Well-known items on display include the famous and breathtaking ‘garden paintings’ which decorated the entire walls of a dining room of one rich house – it is a huge privilege to see these at the British Museum, as they were shipped from the National Archaeological Museum at Naples especially for the exhibition. This and a mosaic of sea life from another house illustrate the interest in identifying specific species of animals and plants in such domestic artworks. Other paintings, both portraits and still lives, indicate the common pursuit of knowledge and literacy on the part of homeowners at Pompeii, tradesmen and aristocrats alike. The Pompeii frescos are of massive importance in art history, as they are one of the very few accessible representations of Graeco-Roman painting, then (as for most of history) considered the highest form of art but with none of the major original works surviving.

Graffiti on the lower part of a frescoed wall in the House of the Cryptoporticus (which means ‘lower walkway’ – the house was identified by its having this architectural feature), Pompeii.

Graffiti on the lower part of a frescoed wall in the House of the Cryptoporticus (which means ‘lower walkway’ – the house was identified by its having this architectural feature), Pompeii.
© Soprintendenza Speciale per i Beni Archeologici di Napoli e Pompei

Another, better-known, item is a relief depicting an earthquake (presumably the one that preceded the eruption of Vesuvius by some 17 years), once displayed in a household shrine. The less well-known and less ‘photogenic’ items, however, are perhaps even more fascinating and certainly do much to capture the more earthy aspects of day-to-day life in these houses. The exhibition does a particularly good job of showing graffiti often scratched onto the painted walls by both adults and children. Some show images of battling gladiators and animals, perhaps bringing memories of a day out back home, others comment on the paintings themselves. In the ‘bedroom’, one woman complained in writing about Venus, who she obviously held responsible for her presumably unhappy love life.

The exhibition concludes with the very poignant casts of the dead, whose bodies were encased, along with their possessions, in the ash which rained down on their towns. As they went the way of all flesh, what the archaeologists encounter today are hollows in the compacted ashes, literal negative imprints of the long-decayed bodies. On discovery, those hollows are filled with plaster, providing a statue-like representation of the dead and dying. The events of the eruption were described in a first-hand account by the Roman writer Pliny the Younger, who was at home across the bay and whose uncle, the encyclopaedian Pliny the Elder died trying to rescue people from Pompeii:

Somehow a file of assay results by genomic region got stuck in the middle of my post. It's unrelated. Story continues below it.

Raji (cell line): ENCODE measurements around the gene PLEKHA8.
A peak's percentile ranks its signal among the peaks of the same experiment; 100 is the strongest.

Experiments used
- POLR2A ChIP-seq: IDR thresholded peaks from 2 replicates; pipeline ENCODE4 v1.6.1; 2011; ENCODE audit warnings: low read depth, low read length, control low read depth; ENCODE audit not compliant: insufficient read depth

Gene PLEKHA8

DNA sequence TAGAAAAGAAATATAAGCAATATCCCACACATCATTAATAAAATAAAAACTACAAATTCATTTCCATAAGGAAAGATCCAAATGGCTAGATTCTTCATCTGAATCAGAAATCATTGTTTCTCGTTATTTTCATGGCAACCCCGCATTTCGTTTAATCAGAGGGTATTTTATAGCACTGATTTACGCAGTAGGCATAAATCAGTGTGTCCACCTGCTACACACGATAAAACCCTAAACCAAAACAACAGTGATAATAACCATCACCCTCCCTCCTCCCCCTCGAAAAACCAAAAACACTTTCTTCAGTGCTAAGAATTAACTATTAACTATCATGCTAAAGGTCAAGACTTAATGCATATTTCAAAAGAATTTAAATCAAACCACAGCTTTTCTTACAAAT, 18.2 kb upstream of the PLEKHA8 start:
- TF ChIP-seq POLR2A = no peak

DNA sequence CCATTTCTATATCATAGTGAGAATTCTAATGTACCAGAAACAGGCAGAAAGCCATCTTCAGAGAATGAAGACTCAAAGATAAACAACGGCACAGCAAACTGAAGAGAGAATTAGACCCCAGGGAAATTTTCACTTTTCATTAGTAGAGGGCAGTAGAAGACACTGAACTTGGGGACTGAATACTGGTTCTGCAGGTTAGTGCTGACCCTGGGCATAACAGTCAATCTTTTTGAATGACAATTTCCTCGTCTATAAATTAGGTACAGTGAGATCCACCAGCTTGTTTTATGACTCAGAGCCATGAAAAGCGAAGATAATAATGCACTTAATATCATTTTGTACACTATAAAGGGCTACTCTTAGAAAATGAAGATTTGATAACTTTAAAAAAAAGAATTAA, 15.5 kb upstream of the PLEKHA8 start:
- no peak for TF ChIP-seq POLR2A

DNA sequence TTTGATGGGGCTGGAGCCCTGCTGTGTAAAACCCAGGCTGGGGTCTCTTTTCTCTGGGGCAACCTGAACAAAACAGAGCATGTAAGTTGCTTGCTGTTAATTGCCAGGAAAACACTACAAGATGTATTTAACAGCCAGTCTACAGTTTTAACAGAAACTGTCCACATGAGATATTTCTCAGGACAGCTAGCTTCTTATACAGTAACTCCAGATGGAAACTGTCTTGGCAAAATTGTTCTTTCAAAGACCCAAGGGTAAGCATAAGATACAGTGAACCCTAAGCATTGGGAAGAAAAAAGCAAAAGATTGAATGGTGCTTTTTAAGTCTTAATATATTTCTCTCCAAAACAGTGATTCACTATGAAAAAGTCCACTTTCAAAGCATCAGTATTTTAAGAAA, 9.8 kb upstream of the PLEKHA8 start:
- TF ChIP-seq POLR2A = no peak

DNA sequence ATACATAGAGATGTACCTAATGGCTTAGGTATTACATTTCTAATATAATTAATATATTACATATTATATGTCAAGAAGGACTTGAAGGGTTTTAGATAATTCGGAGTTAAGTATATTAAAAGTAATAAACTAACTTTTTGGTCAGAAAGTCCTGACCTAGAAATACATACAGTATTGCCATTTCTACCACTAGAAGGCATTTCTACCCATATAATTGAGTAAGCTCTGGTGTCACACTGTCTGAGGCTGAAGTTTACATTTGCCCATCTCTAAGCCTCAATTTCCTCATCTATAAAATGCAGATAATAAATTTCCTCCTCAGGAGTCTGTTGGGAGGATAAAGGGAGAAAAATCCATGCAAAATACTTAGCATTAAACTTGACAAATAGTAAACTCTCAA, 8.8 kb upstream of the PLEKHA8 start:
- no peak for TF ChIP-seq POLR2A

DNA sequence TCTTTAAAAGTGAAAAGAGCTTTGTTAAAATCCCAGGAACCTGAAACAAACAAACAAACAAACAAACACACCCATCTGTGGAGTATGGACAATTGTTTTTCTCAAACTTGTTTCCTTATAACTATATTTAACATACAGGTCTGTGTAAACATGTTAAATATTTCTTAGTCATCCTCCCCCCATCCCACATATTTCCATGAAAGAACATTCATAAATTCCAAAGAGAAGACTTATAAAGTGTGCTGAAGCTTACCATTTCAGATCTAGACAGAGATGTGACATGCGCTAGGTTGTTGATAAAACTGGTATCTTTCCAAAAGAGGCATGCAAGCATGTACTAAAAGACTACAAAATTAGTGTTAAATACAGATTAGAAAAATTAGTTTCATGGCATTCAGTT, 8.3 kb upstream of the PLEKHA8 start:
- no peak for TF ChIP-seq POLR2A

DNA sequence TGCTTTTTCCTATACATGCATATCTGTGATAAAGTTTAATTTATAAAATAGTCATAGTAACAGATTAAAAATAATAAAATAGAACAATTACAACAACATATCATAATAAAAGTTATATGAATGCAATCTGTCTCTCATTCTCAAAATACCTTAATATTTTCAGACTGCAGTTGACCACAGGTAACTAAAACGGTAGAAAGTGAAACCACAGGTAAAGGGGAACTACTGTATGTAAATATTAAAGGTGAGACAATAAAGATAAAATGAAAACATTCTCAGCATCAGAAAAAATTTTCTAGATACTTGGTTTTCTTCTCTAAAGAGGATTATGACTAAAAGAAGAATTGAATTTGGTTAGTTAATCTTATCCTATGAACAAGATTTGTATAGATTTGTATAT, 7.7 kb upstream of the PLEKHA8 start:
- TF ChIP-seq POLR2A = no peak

Silver statuette of the Romano-Egyptian goddess Isis-Fortuna, part of a group of objects found with the so-called Porta Nola Girl, who was found near the Nola Gate with a group of refugees who had tried to take shelter in the cemetery.

Silver statuette of the Romano-Egyptian goddess Isis-Fortuna, part of a group of objects found with the so-called Porta Nola Girl, who was found near the Nola Gate with a group of refugees who had tried to take shelter in the cemetery.
© Soprintendenza Speciale per i Beni Archeologici di Napoli e Pompei

Though it was the first hour of the day, the light appeared to us still faint and uncertain. And though we were in an open place, it was narrow, and the buildings around us were so unsettled that the collapse of walls seemed a certainty. We decided to get out of town to escape this menace. The panic-stricken crowds followed us, in response to that instinct of fear which causes people to follow where others lead. In a long close tide they harassed and jostled us. When we were clear of the houses, we stopped, as we encountered fresh prodigies and terrors. Though our carts were on level ground, they were tossed about in every direction, and even when weighted with stones could not be kept steady. The sea appeared to have shrunk, as if withdrawn by the tremors of the earth. In any event, the shore had widened, and many sea creatures were beached on the sand. In the other direction loomed a horrible black cloud ripped by sudden bursts of fire, writhing snakelike and revealing sudden flashes larger than lightning… Once more, darkness and ashes, thick and heavy. From time to time we had to get up and shake them off for fear of being actually buried and crushed under their weight.

The exhibition represents a unique opportunity to see so much which sheds light on these lost towns in one place, and will provide an valuable complement for anyone travelling on to see the actual sites in Italy, or indeed the remains of other ancient towns and houses in the Mediterranean, including Turkey and Greece. Advance tickets are sold out, but they are available on the day (entailing a bit of queuing). It’s well worth the wait to gain a unique insight into the Last Days of Pompeii and share in this remarkable experience of life and death in an ancient city.

The destruction of Pompeii and Herculaneum is just one example of how events that were horrific and tragic for those alive at the time, by preserving a window into a particular moment of history, can turn out as huge contributors to our understanding of the past, and as major enhancements to our aesthetic enjoyment of human creativity. Of course, you should try to see the London exhibit while it lasts. Beyond that, you can see items and artworks from Pompeii in the museum at Naples, and visit the site itself on our Cruise of the Amalfi Coast!

(We would like to express our gratitude to the British Museum for providing the images illustrating this post)